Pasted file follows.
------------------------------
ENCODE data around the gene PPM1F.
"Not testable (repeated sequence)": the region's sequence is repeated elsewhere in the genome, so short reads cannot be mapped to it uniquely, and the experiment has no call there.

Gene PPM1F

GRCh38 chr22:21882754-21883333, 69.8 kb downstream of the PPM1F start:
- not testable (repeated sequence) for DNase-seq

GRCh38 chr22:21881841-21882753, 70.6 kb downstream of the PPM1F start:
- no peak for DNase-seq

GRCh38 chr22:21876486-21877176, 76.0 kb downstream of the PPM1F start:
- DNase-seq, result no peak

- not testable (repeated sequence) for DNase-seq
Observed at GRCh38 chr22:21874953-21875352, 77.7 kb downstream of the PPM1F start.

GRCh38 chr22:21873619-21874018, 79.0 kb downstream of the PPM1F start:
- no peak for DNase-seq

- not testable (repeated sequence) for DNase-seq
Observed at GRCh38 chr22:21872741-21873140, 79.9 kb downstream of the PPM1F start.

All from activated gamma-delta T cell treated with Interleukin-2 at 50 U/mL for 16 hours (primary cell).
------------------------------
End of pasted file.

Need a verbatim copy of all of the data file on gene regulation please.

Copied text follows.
ENCODE data around the gene PPM1F.
"Not testable (repeated sequence)": the region's sequence is repeated elsewhere in the genome, so short reads cannot be mapped to it uniquely, and the experiment has no call there.

Gene PPM1F

GRCh38 chr22:21882754-21883333, 69.8 kb downstream of the PPM1F start:
- not testable (repeated sequence) for DNase-seq

GRCh38 chr22:21881841-21882753, 70.6 kb downstream of the PPM1F start:
- no peak for DNase-seq

GRCh38 chr22:21876486-21877176, 76.0 kb downstream of the PPM1F start:
- DNase-seq, result no peak

- not testable (repeated sequence) for DNase-seq
Observed at GRCh38 chr22:21874953-21875352, 77.7 kb downstream of the PPM1F start.

GRCh38 chr22:21873619-21874018, 79.0 kb downstream of the PPM1F start:
- no peak for DNase-seq

- not testable (repeated sequence) for DNase-seq
Observed at GRCh38 chr22:21872741-21873140, 79.9 kb downstream of the PPM1F start.

All from activated gamma-delta T cell treated with Interleukin-2 at 50 U/mL for 16 hours (primary cell).